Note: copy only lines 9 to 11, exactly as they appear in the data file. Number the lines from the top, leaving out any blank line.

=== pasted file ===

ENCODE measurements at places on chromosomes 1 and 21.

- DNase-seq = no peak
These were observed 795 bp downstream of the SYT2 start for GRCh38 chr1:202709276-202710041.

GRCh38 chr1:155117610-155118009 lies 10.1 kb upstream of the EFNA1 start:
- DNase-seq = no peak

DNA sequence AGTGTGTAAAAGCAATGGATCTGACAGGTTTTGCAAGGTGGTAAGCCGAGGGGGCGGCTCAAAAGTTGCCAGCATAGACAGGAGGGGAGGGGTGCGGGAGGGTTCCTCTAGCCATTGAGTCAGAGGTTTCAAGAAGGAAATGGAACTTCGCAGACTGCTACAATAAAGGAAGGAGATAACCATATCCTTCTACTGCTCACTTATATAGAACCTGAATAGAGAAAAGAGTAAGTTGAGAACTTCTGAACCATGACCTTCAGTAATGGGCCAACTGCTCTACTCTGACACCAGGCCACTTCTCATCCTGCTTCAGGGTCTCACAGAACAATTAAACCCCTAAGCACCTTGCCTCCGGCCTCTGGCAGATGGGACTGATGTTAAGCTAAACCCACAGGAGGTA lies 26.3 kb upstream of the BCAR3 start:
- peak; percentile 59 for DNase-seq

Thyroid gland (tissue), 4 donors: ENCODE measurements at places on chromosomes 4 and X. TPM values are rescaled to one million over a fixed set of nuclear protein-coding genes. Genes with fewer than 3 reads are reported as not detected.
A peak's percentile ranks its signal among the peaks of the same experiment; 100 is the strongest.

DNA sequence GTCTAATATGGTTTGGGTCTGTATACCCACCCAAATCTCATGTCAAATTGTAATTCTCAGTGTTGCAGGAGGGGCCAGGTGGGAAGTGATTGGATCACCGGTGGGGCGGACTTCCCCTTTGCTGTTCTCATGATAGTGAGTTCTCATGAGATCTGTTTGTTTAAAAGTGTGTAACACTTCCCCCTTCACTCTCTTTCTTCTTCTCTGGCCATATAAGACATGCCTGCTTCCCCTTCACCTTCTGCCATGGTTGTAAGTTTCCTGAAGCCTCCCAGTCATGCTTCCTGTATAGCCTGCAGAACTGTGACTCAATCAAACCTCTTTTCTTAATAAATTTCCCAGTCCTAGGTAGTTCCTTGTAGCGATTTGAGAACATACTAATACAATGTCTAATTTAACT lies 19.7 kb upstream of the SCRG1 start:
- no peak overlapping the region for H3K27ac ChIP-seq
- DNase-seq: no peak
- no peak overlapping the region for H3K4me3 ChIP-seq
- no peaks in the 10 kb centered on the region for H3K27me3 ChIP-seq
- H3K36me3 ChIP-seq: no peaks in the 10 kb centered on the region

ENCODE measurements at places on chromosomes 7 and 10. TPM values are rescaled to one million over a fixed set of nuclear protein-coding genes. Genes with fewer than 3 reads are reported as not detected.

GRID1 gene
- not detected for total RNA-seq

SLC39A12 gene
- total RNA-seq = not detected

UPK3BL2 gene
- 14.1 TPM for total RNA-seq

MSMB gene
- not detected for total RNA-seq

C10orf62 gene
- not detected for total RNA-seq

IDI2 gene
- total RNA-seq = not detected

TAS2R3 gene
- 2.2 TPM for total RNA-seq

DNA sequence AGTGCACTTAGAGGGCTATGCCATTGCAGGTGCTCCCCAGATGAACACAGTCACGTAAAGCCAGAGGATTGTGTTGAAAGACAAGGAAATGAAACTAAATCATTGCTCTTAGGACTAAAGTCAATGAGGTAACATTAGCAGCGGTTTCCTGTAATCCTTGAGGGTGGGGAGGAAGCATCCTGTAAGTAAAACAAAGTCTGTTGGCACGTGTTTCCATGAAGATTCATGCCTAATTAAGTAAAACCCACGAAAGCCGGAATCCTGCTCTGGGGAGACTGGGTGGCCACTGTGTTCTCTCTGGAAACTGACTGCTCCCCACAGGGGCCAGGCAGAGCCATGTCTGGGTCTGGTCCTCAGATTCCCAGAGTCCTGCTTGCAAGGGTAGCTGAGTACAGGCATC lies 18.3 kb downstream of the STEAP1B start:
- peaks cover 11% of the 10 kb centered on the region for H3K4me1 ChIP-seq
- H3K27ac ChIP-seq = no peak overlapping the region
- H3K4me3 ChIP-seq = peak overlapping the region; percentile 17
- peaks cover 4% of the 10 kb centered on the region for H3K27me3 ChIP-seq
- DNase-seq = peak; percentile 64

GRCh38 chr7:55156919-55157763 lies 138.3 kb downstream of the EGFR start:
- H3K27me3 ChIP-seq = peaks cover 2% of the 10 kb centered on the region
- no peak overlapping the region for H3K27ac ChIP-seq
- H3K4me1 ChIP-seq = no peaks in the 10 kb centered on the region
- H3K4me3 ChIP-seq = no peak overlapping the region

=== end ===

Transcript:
A peak's percentile ranks its signal among the peaks of the same experiment; 100 is the strongest.

DNA sequence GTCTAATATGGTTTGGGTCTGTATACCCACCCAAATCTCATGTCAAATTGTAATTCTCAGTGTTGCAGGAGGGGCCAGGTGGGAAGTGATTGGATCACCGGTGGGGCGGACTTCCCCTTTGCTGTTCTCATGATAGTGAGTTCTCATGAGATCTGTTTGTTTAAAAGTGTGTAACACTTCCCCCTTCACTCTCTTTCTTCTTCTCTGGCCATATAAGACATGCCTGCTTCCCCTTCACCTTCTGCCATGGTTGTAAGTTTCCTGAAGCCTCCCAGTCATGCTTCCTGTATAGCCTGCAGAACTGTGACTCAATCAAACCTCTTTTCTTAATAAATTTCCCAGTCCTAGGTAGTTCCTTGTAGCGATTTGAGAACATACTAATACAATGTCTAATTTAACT lies 19.7 kb upstream of the SCRG1 start:
- no peak overlapping the region for H3K27ac ChIP-seq